Help for self-employed on complicated taxes
BY TERRY SAVAGE Sun-Times Columnist Feb 4, 2007
Updated: May 3, 2013 12:14PM
About 134 million Americans will file tax returns in the coming weeks. And about 20 million of those returns will include Schedule C, the page that reports your income from self-employment. Whether you're a free-lance writer, a baby-sitter or a seller on eBay, if you have earned income that wasn't taxed as wages, you must file Schedule C.
Figuring out how much you owe in taxes can be quite a challenge for the self-employed. It becomes even more complicated if you also have a regular job, with income that is reported from your employer on a W-2 form. Separating not only income, but deductions, could be a paperwork nightmare.
That's where TurboTax Home and Business comes in. The latest version of this product serves as a guide to sorting out your personal and business income and deductions. One click displays all the forms you need, both your personal 1040 form and the Schedule C, which will be filled out together.
Finding deductionsLife will be a lot simpler at tax time if you've kept a separate checking account and credit card for your business. Then the payments that you've deposited into your business checking account provide a simple record of your income.
It's your job to make sure you report all income. Remember, other companies that pay you will report those payments to the IRS as an expense of their business.
Deductions are the other side of your tax ledger. The TurboTax program will help you determine which of your expenses you can write off against that income, making it easy to complete Schedule C.
Then the program guides you through the more traditional 1040 form for your non-self employment income and deductions.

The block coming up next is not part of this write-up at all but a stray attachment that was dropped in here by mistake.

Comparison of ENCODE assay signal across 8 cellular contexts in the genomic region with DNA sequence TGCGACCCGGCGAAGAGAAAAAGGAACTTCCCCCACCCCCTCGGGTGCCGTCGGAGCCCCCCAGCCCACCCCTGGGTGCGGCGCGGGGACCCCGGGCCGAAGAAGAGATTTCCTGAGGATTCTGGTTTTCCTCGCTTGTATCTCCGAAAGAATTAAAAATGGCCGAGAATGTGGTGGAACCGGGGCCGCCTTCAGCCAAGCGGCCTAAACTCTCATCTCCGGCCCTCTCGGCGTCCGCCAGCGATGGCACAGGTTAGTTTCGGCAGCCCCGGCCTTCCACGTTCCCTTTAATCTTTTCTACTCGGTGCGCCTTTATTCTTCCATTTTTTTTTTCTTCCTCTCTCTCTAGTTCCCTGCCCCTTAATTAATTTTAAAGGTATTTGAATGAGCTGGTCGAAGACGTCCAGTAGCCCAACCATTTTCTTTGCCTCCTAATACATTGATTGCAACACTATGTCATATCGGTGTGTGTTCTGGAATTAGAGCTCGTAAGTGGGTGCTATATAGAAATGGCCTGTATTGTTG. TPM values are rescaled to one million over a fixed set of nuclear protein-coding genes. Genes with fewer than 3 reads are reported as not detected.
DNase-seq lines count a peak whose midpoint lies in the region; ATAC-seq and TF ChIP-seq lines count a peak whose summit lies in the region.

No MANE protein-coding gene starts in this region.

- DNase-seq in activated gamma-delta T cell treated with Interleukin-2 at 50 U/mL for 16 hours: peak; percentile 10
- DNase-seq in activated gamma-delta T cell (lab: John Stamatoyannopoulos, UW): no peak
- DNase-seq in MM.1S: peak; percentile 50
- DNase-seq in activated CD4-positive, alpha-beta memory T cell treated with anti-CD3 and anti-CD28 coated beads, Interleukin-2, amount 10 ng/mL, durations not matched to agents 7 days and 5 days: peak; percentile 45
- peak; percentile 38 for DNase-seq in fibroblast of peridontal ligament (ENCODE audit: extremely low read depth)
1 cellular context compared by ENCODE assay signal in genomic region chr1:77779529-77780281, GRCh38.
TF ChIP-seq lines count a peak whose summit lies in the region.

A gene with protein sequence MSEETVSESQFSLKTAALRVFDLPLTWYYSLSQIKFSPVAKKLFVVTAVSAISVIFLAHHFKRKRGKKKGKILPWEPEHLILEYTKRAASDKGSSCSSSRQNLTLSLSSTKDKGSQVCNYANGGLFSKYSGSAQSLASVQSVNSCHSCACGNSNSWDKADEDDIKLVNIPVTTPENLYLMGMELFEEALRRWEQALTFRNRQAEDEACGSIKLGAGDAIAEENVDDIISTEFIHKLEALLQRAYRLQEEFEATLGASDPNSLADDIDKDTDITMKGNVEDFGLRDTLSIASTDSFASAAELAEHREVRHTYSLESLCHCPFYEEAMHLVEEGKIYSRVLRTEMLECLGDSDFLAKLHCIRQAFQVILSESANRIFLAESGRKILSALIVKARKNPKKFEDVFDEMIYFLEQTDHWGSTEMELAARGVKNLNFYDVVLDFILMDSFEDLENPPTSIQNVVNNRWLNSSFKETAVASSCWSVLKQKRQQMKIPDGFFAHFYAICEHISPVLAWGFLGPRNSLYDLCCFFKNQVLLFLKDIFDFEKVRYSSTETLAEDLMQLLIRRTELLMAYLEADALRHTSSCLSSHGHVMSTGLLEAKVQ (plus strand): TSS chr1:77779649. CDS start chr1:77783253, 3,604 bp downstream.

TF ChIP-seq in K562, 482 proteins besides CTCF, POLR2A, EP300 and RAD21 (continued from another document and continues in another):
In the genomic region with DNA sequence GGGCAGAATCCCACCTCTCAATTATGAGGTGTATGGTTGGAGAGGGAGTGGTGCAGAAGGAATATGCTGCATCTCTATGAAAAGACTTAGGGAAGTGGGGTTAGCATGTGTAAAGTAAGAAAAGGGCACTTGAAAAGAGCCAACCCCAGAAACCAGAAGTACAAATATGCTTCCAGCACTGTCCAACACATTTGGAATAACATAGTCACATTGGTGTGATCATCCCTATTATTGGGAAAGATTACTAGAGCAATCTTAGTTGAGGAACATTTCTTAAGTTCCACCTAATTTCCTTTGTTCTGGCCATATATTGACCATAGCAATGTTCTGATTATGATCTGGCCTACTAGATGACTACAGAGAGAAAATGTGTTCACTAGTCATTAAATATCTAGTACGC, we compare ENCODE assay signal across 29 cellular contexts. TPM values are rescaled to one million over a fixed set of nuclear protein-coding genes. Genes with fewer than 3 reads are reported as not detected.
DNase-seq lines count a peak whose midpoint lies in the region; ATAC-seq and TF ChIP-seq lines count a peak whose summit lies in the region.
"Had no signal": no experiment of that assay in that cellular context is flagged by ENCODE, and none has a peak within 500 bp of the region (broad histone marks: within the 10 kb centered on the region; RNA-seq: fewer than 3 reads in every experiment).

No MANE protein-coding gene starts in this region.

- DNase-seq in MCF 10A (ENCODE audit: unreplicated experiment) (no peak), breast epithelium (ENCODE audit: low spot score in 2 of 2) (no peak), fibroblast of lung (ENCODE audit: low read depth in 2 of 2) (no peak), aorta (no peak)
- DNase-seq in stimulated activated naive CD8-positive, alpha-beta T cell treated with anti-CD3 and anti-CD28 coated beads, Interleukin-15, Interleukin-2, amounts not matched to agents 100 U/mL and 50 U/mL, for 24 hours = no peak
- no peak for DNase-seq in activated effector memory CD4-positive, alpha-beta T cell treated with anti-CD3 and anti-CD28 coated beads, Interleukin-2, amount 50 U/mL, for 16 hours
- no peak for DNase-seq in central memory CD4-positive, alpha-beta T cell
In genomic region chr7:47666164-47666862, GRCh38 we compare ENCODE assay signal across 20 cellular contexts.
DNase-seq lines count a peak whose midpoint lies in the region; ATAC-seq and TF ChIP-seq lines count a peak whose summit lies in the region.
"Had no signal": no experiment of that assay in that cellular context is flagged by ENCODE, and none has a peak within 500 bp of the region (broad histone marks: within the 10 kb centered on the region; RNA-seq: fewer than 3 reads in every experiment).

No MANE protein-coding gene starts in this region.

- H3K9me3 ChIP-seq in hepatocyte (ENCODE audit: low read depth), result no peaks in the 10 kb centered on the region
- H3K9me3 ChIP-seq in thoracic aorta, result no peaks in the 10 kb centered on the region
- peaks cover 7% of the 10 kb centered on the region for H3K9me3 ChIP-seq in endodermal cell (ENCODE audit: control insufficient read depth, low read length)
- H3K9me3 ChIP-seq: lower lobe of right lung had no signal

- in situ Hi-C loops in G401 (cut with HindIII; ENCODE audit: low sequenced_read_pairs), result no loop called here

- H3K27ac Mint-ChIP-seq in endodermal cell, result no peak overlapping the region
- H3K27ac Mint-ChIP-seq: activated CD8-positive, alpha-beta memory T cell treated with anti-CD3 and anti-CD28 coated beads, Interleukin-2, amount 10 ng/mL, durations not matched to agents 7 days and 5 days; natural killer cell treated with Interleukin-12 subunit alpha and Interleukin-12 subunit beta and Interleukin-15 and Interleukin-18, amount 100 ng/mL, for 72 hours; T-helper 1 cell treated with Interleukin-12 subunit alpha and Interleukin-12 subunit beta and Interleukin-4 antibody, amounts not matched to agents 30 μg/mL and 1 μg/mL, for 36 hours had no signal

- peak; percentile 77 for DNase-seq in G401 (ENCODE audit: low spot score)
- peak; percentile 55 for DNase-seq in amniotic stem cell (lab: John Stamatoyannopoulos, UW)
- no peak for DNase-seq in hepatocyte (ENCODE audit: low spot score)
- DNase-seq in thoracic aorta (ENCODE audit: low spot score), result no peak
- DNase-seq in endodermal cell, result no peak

If, for example, both you and your spouse have income from a job, you'll enter those figures from your W-2. Your traditional deductions such as mortgage interest, charitable contributions and child care expenses will all go on the appropriate lines.
Now, with a click of your mouse, you can merge your two existences as a wage-earner and an entrepreneur to create your tax return.
Your income tax is calculated based on all your taxable income -- from your W-2 and your self-employment. But your self-employment tax is calculated only on your business income. These two taxes are added together to come up with the total tax on your federal tax return.
Just like the FICA tax on your wages, the SE tax for self-employed people is made up of both the Social Security tax and the Medicare tax.
For 2006, Social Security tax is calculated on the first $94,200 of income from all sources. Medicare tax is calculated on all of your income.
If you are an employee, you pay 6.2 percent of your income for Social Security tax and 1.45 percent for Medicare tax (these are withheld from each paycheck). Your employer pays an equal amount on your behalf.
For your self-employment income, you must pay both the employer and employee portions -- 12.4 percent for Social Security (on your income up to $94,200) and 2.9 percent for Medicare. But you do get to deduct half of your self-employment taxes on Line 27 of your 1040 form.
Obviously, there was no withholding on that self-employment income, so be prepared to pay a federal, and possibly state, tax bill.
You could ask your employer to withhold more taxes from your wages to cover the amount due on your self-employment income next year.
Increase your withholding taxesIf your withholdings do not cover your tax obligation, you must file a quarterly estimated payment covering at least 90 percent of the previous year's tax. To avoid that problem next year, TurboTax will help you calculate a quarterly estimated payment, and send you an e-mail reminder of when those payments are due.
TurboTax for Home & Business costs $89.95, either at a local retailer or downloaded from www.TurboTax.com. Included in the price is one state tax program, which you must download.
Making money on your own small business complicates your tax filing. But now there's inexpensive help so you don't spend all your profits on tax preparation. And that's the Savage Truth.
Terry Savage is a registered investment adviser. Check out Terry's answers to reader questions at suntimes.com, and click on Business. Distributed by Creators Syndicate.